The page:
Living in the Pacific Northwest, we usually have a few tomatoes left unripened at the end of the summer. Making chow-chow is a great way to use them up.
Yield: Makes one 1-pint (475 ml) jar
1/2 cup (80g) finely chopped onion
1/2 cup (45 g) finely chopped green cabbage
1/2 cup (90 g) finely chopped green tomatoes
1/4 cup (38 g) finely chopped green bell peppers
1/4 cup (38 g) finely chopped red bell peppers
1 tablespoon (15 g) kosher salt
3/4 cup (150 g) sugar
3/4 teaspoon whole yellow mustard seed
1/8 teaspoon celery seed
1/8 teaspoon turmeric
1/2 cup (120 ml) distilled white vinegar
1/4 cup (60 ml) water
Combine all the vegetables in a large ceramic or glass mixing bowl. Sprinkle with salt and toss to coat. Cover and let stand overnight.
Transfer the vegetables to a large colander and rinse thoroughly under cold running water. Drain thoroughly.
Mix the sugar, mustard, celery seed, turmeric, vinegar, and water in medium-size saucepan. Add the drained vegetables and stir to combine. Bring the mixture to a boil and then reduce the heat and simmer for 3 to 5 minutes. Spoon into a clean, sterilized pint (475 ml) jar (see page 73). Let cool to room temperature. Then cover and refrigerate until fully chilled, about 2 hours. Store in the refrigerator for up to 3 months.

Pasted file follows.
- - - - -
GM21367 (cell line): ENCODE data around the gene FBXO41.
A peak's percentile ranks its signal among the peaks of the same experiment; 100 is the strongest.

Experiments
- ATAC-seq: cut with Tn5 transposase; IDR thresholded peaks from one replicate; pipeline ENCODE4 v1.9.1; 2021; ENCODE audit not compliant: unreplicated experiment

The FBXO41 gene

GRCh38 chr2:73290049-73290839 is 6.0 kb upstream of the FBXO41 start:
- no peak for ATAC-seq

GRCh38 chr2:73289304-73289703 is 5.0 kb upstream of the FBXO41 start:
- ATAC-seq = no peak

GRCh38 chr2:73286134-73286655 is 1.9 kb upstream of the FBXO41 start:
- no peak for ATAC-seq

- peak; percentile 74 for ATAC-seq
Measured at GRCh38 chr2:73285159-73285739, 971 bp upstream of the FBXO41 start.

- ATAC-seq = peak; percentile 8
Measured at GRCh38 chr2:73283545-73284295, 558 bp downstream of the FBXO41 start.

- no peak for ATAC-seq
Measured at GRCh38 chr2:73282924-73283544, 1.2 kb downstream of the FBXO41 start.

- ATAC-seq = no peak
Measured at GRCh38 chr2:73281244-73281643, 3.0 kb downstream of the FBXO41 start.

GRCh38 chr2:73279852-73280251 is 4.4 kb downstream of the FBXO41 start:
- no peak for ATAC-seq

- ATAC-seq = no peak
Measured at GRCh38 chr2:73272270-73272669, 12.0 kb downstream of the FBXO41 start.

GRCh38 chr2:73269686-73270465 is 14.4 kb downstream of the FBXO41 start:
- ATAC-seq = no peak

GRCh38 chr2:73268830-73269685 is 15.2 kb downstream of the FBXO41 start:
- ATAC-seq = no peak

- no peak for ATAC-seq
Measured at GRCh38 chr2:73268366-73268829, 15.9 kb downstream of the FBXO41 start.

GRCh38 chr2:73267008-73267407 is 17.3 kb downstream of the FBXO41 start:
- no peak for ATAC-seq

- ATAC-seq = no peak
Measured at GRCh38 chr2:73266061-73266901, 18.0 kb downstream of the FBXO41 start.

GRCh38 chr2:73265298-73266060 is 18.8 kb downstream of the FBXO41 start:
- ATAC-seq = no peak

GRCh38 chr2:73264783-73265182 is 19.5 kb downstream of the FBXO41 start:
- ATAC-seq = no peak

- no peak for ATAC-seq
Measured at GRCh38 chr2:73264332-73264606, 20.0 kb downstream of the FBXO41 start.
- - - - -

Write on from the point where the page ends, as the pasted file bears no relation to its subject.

Note: This is another relish that you can use a food processor to make. The texture is pretty fine.
What the Heck Is Chow-Chow?
Chow-chow, sometimes referred to as piccalilli, is a traditional accompaniment to Southern-style baked beans, black-eyed peas, and greens, but is super on hot dogs, hamburgers, and sandwiches and with cold meats and sausages.